1210 Epipremnum aureumCommon Names: pothos, golden pothos, Devil’s ivy, hunter’s robe, variegated philodendron; taro vine, Solomon Island ivy, ivy arum Family: Araceae (arum Family)
Pothos (pronounced: po-thäs) is an evergreen vine that climbs and twines and scrambles, attaching itself with specialized adhesive rootlets, or just draping itself over anything in its path. This tropical vine is an exceedingly common houseplant in its juvenile phase, characterized by its slender stem and small variegated leaves. But it has another face: the adult form (generally seen only in the tropics) with a thick stem and much larger leaves.
Grown as a houseplant indoors, pothos stays in the juvenile phase. The opposite leaves are usually around 3-4 in (8-10 cm) long, but can be up to a foot (30 cm)in length. They are more or less heart shaped, ending in a pointed tip, and glossy bright green with white, cream or yellow markings. The stems are slender and the leaves have characteristically long petioles. The pothos vine grows continuously and there seems to be no limit to its potential length. Plants do not bloom in the juvenile stage.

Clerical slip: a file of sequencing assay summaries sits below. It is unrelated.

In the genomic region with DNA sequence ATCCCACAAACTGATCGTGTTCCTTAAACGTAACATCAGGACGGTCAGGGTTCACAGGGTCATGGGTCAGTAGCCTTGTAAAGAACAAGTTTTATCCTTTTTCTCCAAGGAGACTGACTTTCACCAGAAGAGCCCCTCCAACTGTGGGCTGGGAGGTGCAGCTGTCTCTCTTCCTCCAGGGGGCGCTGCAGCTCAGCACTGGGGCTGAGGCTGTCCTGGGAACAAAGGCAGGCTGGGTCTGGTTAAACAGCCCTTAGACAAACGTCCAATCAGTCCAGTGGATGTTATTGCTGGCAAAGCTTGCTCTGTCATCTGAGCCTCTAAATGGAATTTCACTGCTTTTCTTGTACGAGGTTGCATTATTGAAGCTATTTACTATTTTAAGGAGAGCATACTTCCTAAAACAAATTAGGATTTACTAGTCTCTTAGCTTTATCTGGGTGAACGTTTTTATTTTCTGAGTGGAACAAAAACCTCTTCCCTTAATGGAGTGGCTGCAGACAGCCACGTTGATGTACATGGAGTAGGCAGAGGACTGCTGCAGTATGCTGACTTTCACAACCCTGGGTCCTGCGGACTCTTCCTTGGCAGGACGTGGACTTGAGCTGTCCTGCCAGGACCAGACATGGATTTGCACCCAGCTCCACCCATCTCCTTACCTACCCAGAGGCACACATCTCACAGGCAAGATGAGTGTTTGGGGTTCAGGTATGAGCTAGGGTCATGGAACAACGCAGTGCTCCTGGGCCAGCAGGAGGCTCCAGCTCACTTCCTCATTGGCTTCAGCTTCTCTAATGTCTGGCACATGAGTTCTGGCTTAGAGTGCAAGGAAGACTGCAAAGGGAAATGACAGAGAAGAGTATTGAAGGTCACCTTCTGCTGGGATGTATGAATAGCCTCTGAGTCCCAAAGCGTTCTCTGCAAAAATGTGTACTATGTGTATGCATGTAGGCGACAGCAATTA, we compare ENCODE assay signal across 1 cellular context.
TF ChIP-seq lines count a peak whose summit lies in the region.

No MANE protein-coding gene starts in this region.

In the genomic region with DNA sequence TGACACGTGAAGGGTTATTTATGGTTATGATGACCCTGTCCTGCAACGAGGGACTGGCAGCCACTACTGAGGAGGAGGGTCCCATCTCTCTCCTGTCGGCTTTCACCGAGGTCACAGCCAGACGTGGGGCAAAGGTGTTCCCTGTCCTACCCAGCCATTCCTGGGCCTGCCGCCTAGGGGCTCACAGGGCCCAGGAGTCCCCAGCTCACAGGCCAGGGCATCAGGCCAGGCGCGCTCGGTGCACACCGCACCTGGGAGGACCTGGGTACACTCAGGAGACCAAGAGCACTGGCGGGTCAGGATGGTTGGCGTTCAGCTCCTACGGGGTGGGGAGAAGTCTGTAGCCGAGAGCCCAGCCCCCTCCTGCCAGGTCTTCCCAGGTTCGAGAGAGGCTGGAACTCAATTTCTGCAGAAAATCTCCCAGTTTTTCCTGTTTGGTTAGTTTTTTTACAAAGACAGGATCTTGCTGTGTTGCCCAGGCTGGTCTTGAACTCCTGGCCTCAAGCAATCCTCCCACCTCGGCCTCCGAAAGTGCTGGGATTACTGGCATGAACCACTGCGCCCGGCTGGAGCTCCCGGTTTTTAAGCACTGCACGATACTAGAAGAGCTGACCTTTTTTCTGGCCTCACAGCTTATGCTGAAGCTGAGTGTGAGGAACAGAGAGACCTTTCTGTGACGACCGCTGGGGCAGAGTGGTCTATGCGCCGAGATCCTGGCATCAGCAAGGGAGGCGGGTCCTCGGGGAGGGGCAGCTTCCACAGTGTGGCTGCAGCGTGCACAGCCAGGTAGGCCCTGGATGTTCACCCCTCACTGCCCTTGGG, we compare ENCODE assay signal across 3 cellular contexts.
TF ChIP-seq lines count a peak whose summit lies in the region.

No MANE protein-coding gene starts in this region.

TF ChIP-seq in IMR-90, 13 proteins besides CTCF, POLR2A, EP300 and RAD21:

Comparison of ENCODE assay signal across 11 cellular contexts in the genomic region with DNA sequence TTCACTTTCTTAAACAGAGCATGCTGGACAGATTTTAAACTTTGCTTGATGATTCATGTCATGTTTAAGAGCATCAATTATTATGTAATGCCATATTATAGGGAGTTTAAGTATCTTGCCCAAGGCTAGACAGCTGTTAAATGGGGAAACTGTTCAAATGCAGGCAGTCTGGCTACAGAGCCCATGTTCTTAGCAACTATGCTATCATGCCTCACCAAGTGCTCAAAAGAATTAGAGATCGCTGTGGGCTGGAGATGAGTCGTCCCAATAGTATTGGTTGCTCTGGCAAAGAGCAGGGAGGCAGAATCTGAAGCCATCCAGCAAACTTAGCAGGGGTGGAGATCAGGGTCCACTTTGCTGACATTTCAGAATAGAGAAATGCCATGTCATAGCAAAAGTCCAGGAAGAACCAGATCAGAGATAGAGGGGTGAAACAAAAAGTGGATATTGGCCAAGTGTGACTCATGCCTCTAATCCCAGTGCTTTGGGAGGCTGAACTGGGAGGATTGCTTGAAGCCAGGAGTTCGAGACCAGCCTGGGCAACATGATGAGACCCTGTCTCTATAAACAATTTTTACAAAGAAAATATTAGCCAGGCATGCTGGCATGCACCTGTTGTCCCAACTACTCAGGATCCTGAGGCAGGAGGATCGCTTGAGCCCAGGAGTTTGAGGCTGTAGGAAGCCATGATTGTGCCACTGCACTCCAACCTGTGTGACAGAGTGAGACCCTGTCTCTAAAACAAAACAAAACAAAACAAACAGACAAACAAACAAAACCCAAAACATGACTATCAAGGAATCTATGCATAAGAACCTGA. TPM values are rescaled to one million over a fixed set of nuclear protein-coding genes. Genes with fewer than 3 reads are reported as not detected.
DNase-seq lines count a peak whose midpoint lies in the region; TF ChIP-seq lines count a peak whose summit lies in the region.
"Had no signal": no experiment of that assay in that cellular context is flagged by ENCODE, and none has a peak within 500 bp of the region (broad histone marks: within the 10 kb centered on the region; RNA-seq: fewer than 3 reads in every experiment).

Grown outdoors in a frost free climate, pothos will cover the ground with juvenile leaves until it gets to a tree. Once it starts climbing, pothos develops thick stems and huge leaves with short, stout petioles. Mature leaves are heart shaped or oval, sometimes with deep sinuses and lobes, like a split-leaf philodendron (Monstera deliciosa). They are 18-40 in (45-100 cm) long and 10-18 in (25-45 cm) wide. The liana can completely cover a tree, sometimes causing mortal harm if its huge leaves block the sun from the supporting host’s leaves. Mature plants produce tiny flowers on an erect spadix surrounded by a green spathe 6-9 in (15-38 cm) tall.
‘Marble Queen’, perhaps the most well known cultivar, has leaves that are basically creamy colored with splashes and flecks of green and gray-green. ‘Tricolor’ has green leaves marbled and spotted with yellow and cream.